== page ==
The Feminist Art Coalition has coordinated with more than 50 museums and institutions across the U.S. to feature feminist art in anticipation of the 2020 presidential election. The programming includes retrospectives, surveys, symposiums, and performances focused on feminist perspectives and concerns.
“The whole project is an attempt to be strategic and collaborative and collective in our institutional attempts to create a strong cultural network…in order to inspire civic engagement and critical discourse and participation in the fall of 2020,” said Apsara DiQuinzio, curator of modern and contemporary art at the UC Berkeley Art Museum.
Front Page Femmes
The New York Times Magazine questions whether gender will always be an inherent part of the artist-genius trope in an article examining the lives and careers of Celia Paul and Cecily Brown.
The Dallas Opera and the Dallas Symphony are hosting networking gatherings for women in classical music to challenge the male-dominated world of composers and conductors.
Hyperallergic reviews At the still point of the turning world, there is the dance at the Sursock Museum in Beirut, Lebanon, which presents Helen Khal’s influence on the Beirut art scene in the 1960s and ’70s.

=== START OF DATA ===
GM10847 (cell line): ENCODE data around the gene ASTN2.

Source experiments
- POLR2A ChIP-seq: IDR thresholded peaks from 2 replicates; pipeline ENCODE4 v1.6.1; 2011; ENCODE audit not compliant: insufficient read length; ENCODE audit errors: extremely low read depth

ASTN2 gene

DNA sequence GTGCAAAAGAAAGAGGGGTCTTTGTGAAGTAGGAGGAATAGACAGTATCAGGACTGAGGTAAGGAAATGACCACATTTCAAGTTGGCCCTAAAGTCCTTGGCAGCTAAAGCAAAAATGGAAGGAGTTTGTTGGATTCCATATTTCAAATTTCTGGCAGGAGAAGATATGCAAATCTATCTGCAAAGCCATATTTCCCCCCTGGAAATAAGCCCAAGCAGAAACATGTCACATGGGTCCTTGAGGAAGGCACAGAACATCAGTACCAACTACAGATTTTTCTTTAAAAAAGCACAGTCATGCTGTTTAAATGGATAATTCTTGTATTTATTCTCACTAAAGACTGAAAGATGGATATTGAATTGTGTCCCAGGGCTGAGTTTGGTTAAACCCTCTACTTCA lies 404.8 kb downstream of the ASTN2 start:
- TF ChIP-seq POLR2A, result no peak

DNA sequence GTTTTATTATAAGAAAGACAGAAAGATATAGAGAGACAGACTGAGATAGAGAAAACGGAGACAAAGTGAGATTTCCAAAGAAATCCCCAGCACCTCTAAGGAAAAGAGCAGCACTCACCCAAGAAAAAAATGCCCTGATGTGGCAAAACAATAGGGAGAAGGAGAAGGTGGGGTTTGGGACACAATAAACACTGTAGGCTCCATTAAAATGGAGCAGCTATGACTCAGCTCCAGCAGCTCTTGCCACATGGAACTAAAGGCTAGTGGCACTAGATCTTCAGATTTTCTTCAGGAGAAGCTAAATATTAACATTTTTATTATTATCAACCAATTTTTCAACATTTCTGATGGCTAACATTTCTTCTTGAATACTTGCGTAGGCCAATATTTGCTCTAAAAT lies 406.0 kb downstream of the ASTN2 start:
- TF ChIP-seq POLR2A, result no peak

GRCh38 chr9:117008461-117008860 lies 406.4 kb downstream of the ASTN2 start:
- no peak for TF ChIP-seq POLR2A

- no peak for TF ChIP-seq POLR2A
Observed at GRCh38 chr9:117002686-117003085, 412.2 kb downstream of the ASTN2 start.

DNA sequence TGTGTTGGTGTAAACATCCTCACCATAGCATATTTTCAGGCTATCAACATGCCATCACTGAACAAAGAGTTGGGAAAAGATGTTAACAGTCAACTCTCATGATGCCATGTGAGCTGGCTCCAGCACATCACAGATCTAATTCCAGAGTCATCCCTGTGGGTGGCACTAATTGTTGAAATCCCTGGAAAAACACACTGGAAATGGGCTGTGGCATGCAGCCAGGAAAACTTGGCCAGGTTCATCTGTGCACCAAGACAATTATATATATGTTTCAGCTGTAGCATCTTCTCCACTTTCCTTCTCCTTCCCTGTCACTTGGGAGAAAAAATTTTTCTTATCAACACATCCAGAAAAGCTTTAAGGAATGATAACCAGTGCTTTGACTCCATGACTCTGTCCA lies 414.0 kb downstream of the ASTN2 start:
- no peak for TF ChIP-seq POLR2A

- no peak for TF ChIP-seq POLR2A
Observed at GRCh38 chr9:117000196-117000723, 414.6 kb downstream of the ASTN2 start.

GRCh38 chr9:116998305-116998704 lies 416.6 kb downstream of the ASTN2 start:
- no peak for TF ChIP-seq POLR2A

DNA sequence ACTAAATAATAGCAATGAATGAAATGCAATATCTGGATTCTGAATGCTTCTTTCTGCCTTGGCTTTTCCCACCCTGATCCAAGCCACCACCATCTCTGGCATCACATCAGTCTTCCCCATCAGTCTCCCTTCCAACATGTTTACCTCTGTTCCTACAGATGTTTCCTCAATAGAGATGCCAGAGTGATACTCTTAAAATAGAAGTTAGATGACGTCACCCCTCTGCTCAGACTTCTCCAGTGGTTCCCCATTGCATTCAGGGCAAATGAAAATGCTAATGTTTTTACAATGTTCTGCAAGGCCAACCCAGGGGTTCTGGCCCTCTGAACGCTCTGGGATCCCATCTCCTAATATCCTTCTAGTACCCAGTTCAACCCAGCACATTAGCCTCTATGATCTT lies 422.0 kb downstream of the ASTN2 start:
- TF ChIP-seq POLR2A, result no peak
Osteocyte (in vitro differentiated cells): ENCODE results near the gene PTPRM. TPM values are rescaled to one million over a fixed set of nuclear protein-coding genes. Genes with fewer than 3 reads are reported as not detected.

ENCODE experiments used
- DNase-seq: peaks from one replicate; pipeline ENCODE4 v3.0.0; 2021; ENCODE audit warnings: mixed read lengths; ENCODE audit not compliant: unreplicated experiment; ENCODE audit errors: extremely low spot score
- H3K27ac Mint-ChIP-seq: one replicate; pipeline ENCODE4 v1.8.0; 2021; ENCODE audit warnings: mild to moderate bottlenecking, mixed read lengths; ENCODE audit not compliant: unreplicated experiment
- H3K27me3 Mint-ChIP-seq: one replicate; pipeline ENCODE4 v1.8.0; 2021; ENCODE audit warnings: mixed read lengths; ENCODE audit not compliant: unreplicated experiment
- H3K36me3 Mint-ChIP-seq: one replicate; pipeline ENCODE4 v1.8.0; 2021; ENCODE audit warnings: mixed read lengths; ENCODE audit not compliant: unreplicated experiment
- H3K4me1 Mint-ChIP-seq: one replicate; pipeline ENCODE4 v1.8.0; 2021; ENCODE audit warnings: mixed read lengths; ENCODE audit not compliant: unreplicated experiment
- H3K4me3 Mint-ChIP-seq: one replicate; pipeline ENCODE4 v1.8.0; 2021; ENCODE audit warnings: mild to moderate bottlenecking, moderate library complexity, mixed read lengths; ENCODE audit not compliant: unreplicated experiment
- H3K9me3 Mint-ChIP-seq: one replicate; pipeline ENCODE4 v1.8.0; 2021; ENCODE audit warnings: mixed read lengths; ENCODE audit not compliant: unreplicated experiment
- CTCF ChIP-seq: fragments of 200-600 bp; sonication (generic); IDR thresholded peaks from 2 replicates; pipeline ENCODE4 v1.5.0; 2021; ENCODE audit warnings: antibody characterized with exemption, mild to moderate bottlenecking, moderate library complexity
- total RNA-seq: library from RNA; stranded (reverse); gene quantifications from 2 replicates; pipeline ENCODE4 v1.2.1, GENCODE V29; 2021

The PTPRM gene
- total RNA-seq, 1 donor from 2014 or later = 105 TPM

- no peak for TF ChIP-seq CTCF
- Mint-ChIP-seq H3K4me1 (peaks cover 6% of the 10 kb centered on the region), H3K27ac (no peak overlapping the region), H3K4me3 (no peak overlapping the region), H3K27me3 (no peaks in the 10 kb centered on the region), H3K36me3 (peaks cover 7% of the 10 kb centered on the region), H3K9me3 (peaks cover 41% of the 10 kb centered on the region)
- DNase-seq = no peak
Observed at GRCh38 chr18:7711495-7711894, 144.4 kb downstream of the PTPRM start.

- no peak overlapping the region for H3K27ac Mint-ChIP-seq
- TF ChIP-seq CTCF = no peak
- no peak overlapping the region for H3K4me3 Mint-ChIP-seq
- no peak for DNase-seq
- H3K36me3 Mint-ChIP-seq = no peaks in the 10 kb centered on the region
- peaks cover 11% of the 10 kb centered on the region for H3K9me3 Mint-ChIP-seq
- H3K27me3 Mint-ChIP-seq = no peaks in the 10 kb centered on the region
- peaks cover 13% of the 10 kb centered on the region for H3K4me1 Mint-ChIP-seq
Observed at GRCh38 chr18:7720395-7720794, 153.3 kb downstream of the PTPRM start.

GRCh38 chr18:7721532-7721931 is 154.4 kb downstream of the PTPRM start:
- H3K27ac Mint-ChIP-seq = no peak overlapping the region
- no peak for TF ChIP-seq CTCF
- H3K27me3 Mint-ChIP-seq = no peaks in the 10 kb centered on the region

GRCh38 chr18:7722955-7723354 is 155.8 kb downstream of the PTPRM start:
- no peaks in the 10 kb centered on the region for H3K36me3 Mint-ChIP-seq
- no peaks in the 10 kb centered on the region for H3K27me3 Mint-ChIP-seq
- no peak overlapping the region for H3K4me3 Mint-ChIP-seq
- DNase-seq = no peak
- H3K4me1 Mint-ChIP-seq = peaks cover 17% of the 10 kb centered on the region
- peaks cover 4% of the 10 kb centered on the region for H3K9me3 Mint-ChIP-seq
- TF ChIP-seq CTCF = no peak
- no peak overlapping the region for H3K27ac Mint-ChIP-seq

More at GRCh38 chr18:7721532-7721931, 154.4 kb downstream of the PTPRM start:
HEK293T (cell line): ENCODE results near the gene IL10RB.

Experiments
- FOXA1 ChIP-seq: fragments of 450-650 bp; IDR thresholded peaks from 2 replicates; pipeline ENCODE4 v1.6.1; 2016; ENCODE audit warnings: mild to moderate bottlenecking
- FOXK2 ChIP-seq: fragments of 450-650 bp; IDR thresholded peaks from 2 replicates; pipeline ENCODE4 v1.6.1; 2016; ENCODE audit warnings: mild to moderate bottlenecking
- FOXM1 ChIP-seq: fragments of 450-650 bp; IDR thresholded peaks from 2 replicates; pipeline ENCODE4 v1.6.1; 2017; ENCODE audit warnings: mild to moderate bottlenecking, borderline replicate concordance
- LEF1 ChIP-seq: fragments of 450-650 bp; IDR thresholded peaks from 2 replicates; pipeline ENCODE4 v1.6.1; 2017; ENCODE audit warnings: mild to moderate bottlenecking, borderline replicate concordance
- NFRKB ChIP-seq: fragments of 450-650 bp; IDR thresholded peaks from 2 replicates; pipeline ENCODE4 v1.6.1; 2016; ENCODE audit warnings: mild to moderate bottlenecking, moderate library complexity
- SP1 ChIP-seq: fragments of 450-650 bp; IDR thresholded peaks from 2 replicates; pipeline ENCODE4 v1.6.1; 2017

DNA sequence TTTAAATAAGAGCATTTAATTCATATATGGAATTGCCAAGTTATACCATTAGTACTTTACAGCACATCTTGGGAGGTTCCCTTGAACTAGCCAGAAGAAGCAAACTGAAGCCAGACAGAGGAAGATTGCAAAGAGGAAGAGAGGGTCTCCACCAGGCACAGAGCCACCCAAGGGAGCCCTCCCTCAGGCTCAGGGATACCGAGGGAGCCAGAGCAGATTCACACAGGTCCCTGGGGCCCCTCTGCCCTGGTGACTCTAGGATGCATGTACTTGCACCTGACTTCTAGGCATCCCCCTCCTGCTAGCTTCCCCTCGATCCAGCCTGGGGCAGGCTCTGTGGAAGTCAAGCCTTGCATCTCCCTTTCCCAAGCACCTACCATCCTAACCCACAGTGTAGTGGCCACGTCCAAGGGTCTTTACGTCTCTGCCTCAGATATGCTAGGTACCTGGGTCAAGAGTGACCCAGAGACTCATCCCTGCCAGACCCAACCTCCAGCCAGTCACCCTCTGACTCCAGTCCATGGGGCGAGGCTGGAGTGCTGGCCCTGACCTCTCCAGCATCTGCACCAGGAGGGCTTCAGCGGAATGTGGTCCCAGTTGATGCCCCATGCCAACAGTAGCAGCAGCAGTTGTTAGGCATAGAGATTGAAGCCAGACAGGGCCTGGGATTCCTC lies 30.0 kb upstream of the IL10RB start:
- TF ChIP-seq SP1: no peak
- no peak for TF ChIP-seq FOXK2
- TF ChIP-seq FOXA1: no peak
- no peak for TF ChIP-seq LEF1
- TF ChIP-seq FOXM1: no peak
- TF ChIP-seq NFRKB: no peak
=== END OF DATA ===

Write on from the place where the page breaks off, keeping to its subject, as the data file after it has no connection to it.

The Guardian reviews Radical Women: Jessica Dismorr and Her Contemporaries at the Pallant House Gallery in Chichester, U.K., which traces the career of the suffragist and artist.
The New Yorker examines Abigail Heyman’s feminist photographs of women’s lives. “Heyman’s work is the perfect illustration of ‘the personal is political,’” says photo historian and curator Clara Bouveresse.
The Art Newspaper discusses the need for museums to engage with Indigenous peoples: “Decolonisation is not simply a question of returning bodies that have been stolen, but also restoring the Native communities that continue to survive settler invasion.”
Artnet News interviews art dealer Kate Shin and artist Sun K. Kwak about their non-traditional journeys into the art world.
Painter Monika Baer was awarded Berlin’s prestigious Hannah Höch Award, and Natascha Sadr Haghighian won the Hannah Höch Förderpreis.
Exhibitions We Want to See
Bridget Riley, a retrospective of the 88-year-old abstract painter’s career, is open at the Hayward Gallery in London. The Guardian called the show “seductive, erotic, piercing, tense” and noted that “the edginess of the early works gives way to calmer, richer, more contemplative works, a blaze of red gathering speed in a multi-panel painting, the delight of the great outdoors lassoed in whiplash curves.”
At the Institute of Contemporary Art, Boston, Vivian Suter presents the artist’s layered and suspended canvases. Suter works closely with the natural environment surrounding her home and studio in Panajachel, Guatemala, often moving her vividly painted canvases between the indoors and outdoors and exposing them to the climate.